• Sentencing , JURI 4256 , Credit Hours: 2
    This course will introduce students to the evolving field of U.S. Sentencing Law. The United States has the highest documented incarceration rate in the world. At the moment, there are over 7.3 million people in the U.S. on probation, in jail or prison, or on parole. This equals 3.2% of U.S. adult residents (equivalent to 1 out of every 31 people in the U.S.). Further, 2.3 million U.S. adult residents are incarcerated (which equals 1% of U.S. adult residents). This class will broadly examine the principles and practices of sentencing. While federal sentencing law has received the most attention in recent years, particularly since the creation of the Federal Sentencing Guidelines, it is impossible to understand the current dynamics or the likely future trends of federal sentencing without also looking more broadly. As such, along with federal sentencing, this course will examine state sentencing systems and alternatives to sentencing in both the federal and state systems. Furthermore, as incarceration is the central tenet of American sentencing law, this course will introduce students to the U.S. prison system.

  • Sentencing Seminar , JURI 4255 , Credit Hours: 1
    An examination of the overarching goals of sentencing in the criminal justice system, policy considerations driving sentencing, constitutional and statutory limitations on sentencing schemes, and the basics of sentencing practice in state and federal courts in this country.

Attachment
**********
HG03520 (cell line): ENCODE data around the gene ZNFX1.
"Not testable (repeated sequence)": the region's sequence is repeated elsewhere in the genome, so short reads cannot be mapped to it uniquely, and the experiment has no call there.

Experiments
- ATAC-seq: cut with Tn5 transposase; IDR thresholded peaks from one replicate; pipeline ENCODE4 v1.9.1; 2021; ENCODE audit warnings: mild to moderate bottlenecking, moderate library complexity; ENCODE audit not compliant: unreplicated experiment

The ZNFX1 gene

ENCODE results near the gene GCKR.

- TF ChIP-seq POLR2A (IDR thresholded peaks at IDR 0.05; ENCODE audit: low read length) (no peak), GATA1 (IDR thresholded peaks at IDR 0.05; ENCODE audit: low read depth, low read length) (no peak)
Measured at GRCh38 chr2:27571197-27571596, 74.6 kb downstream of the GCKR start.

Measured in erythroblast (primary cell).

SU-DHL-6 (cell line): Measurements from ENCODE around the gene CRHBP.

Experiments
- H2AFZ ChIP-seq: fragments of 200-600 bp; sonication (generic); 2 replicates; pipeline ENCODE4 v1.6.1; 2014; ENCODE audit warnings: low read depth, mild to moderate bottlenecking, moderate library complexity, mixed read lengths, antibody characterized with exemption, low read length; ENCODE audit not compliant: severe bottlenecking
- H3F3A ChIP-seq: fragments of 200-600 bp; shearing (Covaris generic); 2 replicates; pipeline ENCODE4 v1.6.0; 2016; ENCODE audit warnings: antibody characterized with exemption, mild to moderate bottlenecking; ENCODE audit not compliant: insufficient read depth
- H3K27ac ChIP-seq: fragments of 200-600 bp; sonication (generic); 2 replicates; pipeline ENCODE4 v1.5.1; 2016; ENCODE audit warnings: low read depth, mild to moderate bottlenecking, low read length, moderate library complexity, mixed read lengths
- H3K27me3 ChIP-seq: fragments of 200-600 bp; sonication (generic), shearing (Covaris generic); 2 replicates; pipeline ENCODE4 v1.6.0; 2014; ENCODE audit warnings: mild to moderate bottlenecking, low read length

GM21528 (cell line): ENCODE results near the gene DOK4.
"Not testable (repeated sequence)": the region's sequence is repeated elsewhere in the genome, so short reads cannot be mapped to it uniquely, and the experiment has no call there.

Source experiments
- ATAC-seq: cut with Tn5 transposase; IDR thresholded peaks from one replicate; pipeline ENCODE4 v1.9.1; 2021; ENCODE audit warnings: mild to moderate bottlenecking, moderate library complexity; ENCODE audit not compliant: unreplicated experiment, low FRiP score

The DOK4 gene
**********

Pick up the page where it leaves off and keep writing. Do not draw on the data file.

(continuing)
• Sexual Orientation and Gender Law , JURI 4822 , Credit Hours: 2
    This course will examine the evolving constitutional and legal rights of the LGBTQ community.  We will begin by exploring the historical evolution of the constitutional rights of gays and lesbians, examining doctrines of privacy and equality as they have evolved to protect LGBTQ individuals.  The course will explore ongoing legal battles over religious freedom and nondiscrimination laws, the rights of transgender and gender-nonconforming people, employment discrimination, and family law questions (including parentage, adoption, divorce, and alternatives to marriage).  We will examine these issues critically, including by addressing concerns over federalism, free exercise, the democratic process, and the proper role of the courts.  Throughout the course, students will explore key due process and equal protection concepts and learn how to frame and develop constitutional arguments.  

  • Sociology of Law , JURI 4820 , Credit Hours: 3